“This offer and any contract arising herefrom is conditional upon the Purchasers obtaining (at their own expense) a building inspection report from a qualified professional that is satisfactory to themselves in all respects within five (5) working days of acceptance hereof. This condition is inserted for the sole benefit of the Purchasers.”
Sound wordy? It sure is. And it’s best not to play games with this stuff. Talk to your solicitor before you offer to ask them for their preferred wording. You can re-use the same wording in future offers if required.
Examples of common conditions:
- Builders report
- LIM report
- Title search
- Confirmation that you can obtain insurance on the property
- Solicitors approval
- Subject to sale of your existing property
- Approving body corporate minutes (for apartments / unit-titled properties)
You can basically include a condition for anything you want (eg. my cat not going missing before next Friday), but the more conditions you have in your offer, the less attractive it will become to the owner.
Note: Always talk to your solicitor before removing any conditions from your offer.
How much time do you need?
Perhaps more important than the number of conditions is the length of time required. The longer your conditions are, the less attractive your offer will be. For example, allowing 5 working days for a builders report vs. 10 working days can make a massive difference to your chances of being accepted. Especially if you are in competition with other buyers.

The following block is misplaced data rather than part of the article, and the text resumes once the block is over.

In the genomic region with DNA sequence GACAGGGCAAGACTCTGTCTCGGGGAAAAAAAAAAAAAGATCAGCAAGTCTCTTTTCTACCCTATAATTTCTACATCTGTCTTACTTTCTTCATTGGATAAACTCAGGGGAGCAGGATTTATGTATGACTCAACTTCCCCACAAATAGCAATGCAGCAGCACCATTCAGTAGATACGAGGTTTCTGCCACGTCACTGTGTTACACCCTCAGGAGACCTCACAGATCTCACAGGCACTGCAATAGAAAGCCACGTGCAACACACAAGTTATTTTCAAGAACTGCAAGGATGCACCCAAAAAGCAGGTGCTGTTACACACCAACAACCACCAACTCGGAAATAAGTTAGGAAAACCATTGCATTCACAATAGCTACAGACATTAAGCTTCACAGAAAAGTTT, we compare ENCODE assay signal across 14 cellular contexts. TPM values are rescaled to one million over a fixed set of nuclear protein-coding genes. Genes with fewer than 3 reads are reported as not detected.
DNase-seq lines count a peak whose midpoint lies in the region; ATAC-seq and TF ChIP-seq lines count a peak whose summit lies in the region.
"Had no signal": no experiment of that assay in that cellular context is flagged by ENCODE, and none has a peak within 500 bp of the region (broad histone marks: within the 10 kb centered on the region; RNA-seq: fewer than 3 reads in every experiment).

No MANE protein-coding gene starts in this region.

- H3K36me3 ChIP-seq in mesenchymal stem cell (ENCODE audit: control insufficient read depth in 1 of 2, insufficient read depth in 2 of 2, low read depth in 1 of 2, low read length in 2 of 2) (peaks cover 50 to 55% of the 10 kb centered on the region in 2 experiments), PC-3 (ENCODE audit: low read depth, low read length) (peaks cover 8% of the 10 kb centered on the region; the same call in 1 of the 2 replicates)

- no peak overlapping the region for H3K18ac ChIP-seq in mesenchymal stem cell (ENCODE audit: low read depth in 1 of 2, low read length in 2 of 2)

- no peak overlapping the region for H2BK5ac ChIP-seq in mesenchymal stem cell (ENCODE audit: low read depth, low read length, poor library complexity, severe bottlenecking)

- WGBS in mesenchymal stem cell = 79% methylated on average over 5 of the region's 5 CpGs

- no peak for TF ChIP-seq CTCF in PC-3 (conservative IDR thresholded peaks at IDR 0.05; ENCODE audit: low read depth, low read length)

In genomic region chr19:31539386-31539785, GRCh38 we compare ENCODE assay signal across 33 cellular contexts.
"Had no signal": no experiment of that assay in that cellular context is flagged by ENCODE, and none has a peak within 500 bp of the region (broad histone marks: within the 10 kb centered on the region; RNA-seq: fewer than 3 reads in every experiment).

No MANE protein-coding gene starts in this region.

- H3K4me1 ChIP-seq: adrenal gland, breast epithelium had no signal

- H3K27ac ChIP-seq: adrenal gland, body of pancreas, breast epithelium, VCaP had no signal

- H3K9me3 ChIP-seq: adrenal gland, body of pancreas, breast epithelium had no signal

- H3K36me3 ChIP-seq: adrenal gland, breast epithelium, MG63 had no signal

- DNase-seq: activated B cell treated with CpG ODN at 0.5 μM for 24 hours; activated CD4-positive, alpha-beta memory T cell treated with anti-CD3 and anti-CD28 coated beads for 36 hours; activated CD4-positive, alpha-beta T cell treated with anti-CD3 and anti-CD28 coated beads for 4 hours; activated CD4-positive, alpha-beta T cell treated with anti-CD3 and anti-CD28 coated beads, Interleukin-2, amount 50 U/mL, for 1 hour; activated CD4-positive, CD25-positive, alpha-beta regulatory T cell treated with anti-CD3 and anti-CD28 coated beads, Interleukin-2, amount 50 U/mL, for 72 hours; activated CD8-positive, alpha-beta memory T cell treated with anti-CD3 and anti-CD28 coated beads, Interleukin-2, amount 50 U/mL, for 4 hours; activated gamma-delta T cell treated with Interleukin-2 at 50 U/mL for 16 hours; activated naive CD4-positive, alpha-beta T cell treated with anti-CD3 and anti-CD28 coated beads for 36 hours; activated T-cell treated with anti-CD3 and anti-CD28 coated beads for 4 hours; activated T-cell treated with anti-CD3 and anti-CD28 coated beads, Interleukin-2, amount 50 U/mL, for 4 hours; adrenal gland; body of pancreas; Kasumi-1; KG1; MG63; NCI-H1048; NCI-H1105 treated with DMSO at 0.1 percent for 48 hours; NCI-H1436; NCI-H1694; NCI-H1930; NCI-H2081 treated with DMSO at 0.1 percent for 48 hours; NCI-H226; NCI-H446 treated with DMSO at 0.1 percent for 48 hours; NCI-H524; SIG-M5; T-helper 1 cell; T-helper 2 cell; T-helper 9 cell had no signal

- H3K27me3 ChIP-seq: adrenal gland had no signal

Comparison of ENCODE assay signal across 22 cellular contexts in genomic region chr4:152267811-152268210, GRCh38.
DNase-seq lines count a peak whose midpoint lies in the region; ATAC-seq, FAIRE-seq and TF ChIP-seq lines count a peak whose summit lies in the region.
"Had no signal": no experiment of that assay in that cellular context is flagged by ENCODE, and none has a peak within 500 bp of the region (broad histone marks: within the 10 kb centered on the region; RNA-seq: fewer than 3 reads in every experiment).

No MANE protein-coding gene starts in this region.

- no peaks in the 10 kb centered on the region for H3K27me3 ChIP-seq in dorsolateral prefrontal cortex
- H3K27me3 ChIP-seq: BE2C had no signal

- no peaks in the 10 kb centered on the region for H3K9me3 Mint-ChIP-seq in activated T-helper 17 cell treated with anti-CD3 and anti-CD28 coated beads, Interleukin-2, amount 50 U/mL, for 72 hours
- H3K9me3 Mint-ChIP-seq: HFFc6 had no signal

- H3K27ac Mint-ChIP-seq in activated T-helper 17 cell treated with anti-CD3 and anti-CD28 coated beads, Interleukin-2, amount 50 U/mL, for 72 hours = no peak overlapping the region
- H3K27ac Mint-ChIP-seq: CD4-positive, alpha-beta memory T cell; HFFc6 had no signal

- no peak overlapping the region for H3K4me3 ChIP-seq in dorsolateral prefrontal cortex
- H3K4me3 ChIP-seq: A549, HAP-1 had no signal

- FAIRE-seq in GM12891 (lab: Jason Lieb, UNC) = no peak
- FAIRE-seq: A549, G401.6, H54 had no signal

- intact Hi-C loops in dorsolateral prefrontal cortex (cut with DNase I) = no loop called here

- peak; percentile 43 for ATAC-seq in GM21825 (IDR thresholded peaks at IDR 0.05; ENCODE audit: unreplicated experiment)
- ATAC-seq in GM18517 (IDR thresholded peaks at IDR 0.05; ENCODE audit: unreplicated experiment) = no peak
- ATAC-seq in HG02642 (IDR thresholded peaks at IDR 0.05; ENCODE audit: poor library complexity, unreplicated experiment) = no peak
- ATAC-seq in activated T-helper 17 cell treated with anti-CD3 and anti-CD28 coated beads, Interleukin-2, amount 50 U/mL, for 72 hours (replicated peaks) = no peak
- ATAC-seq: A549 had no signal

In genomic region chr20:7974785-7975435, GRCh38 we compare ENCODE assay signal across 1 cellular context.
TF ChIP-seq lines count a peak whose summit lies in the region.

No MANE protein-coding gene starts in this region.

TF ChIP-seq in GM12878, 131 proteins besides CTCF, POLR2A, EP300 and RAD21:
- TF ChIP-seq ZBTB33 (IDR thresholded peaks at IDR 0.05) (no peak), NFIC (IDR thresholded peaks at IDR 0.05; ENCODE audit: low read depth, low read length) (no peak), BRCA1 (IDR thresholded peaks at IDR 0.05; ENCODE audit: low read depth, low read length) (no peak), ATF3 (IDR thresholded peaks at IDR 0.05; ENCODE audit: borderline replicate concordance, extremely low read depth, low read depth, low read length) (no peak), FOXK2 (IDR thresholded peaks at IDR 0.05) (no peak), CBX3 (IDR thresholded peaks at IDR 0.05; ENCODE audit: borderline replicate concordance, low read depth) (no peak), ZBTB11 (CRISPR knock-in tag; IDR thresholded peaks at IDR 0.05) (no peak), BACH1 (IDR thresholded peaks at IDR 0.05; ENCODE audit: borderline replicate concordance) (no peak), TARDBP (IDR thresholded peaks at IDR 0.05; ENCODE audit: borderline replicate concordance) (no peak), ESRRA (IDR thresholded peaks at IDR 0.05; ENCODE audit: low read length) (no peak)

Along the same lines, there is no point in putting a 10 working day finance clause in your offer as a buffer if you are pre-approved already or you can get everything done in 2-3 days. Putting those extra days in your offer so you aren’t rushed, might just end up costing you the house.
Does the timing really matter that much to owners?
If you are asking for 10 working days to confirm your finance arrangements, just remember you are effectively asking the owner to take their home off the market for 2 whole weeks. During that time you could conceivably change your mind and pull out. 2 weeks is a lifetime in the world of an owner who has their home on the market.